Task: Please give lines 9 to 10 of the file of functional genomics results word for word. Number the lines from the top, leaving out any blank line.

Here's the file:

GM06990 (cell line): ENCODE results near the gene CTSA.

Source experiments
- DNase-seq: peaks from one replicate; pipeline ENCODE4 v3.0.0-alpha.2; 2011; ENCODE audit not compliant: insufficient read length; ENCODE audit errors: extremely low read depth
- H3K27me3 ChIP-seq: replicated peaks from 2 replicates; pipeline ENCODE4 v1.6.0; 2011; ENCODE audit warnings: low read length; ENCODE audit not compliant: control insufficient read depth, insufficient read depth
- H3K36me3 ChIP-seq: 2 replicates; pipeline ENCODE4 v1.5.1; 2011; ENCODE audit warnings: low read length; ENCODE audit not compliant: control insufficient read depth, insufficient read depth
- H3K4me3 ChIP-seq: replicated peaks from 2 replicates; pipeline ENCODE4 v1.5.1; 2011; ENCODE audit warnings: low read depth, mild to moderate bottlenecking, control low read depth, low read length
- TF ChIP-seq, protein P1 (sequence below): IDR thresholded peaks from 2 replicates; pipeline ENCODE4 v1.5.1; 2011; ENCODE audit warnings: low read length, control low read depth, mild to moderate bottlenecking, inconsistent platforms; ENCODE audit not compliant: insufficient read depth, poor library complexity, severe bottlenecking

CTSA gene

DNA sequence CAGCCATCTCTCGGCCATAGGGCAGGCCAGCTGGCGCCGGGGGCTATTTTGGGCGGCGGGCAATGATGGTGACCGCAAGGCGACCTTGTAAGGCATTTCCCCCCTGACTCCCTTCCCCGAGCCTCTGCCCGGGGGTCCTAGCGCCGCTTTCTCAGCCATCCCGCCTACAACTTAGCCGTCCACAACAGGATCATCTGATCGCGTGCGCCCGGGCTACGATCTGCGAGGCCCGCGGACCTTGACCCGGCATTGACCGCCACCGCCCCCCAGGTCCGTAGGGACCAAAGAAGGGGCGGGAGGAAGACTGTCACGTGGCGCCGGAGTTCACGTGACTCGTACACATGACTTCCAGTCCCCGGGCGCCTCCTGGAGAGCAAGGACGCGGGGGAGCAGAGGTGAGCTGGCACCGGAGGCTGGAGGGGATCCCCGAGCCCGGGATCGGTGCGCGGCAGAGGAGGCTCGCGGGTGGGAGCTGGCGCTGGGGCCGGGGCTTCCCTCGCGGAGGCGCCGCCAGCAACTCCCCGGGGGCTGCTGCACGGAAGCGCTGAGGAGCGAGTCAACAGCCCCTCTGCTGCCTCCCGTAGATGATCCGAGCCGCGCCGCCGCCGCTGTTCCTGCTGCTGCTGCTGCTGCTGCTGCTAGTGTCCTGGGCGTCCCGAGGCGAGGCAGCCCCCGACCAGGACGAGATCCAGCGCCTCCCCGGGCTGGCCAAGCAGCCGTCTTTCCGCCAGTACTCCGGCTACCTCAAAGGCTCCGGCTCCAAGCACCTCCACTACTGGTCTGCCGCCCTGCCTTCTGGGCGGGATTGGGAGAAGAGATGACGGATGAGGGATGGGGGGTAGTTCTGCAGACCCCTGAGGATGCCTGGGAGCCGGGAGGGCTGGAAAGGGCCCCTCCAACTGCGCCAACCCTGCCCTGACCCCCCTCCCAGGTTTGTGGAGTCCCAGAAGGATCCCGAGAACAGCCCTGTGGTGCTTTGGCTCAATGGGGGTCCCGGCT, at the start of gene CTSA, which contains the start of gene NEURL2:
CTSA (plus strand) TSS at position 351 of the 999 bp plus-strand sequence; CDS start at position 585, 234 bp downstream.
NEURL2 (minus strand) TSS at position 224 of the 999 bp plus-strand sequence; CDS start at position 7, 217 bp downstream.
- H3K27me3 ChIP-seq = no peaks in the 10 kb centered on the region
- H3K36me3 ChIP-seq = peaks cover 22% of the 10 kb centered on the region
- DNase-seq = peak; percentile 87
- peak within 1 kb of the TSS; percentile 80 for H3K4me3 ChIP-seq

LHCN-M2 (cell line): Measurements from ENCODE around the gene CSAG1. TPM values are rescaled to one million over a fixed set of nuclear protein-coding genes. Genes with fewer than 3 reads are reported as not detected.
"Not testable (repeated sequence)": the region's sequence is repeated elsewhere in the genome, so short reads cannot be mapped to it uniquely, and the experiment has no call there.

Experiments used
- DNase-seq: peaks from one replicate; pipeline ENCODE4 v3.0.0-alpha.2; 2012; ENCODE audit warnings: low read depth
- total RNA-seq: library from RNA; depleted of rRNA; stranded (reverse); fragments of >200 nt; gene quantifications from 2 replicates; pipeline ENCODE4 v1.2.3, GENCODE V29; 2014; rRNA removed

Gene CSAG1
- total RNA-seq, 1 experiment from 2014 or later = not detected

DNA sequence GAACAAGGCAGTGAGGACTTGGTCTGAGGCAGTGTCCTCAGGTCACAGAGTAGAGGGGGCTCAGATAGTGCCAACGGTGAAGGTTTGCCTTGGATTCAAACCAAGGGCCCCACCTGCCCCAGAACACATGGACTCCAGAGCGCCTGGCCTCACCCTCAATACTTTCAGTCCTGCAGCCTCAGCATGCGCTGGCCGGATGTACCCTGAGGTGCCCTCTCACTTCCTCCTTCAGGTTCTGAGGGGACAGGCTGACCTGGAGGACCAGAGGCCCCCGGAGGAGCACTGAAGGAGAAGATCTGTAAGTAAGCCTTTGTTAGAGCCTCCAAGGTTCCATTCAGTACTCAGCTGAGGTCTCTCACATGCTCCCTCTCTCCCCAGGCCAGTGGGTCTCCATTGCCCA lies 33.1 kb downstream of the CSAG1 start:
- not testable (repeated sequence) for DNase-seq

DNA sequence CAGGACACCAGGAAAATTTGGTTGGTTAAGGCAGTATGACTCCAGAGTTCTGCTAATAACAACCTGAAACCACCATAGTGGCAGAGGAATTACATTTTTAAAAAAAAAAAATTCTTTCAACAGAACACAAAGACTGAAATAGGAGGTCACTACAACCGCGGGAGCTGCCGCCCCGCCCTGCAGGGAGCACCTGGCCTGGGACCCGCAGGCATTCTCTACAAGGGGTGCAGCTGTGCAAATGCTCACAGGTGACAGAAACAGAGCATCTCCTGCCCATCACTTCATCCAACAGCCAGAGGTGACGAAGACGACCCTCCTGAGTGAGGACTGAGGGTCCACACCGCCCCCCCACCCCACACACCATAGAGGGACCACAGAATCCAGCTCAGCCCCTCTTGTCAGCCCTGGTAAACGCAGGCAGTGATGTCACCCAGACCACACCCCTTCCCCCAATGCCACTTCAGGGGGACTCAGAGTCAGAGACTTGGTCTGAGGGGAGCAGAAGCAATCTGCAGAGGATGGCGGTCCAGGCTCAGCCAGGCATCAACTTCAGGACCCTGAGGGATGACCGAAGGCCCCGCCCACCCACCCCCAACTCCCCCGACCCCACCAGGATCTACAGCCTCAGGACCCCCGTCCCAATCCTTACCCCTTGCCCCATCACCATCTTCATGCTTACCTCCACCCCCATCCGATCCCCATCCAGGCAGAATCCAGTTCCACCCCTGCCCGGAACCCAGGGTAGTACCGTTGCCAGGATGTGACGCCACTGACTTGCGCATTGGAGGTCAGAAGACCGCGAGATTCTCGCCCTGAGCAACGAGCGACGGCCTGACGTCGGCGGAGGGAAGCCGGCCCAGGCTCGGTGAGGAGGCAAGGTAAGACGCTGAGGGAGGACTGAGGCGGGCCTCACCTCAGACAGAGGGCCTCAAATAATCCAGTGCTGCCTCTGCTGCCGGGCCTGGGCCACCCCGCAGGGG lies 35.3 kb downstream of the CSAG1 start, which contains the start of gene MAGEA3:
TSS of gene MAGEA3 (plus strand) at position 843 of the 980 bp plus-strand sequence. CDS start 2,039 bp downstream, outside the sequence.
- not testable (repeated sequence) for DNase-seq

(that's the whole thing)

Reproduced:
DNA sequence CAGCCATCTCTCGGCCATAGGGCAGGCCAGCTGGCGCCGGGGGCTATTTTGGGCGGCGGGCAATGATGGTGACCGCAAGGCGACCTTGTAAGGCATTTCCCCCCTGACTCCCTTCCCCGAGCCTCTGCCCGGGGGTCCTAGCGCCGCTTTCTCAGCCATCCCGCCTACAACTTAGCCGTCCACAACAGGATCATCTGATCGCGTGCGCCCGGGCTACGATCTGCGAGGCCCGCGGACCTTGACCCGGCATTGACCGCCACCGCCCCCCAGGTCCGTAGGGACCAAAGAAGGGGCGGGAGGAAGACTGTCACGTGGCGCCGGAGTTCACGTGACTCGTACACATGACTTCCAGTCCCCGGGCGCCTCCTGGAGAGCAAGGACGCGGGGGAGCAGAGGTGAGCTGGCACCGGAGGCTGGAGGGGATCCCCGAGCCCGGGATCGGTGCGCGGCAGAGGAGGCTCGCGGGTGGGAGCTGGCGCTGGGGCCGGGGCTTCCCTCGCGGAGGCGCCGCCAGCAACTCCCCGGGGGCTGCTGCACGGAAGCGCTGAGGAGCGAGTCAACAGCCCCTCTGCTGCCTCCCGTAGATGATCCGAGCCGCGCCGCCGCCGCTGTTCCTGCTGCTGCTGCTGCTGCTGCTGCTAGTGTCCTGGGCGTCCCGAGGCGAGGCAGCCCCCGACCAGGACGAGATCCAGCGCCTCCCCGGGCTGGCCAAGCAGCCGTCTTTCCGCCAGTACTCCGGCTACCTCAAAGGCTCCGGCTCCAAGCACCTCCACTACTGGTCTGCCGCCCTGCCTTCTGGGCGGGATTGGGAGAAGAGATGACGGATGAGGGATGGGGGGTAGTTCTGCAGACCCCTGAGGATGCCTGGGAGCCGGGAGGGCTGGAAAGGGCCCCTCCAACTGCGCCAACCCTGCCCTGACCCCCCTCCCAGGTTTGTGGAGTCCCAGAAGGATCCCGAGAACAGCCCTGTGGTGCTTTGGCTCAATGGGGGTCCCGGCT, at the start of gene CTSA, which contains the start of gene NEURL2:
CTSA (plus strand) TSS at position 351 of the 999 bp plus-strand sequence; CDS start at position 585, 234 bp downstream.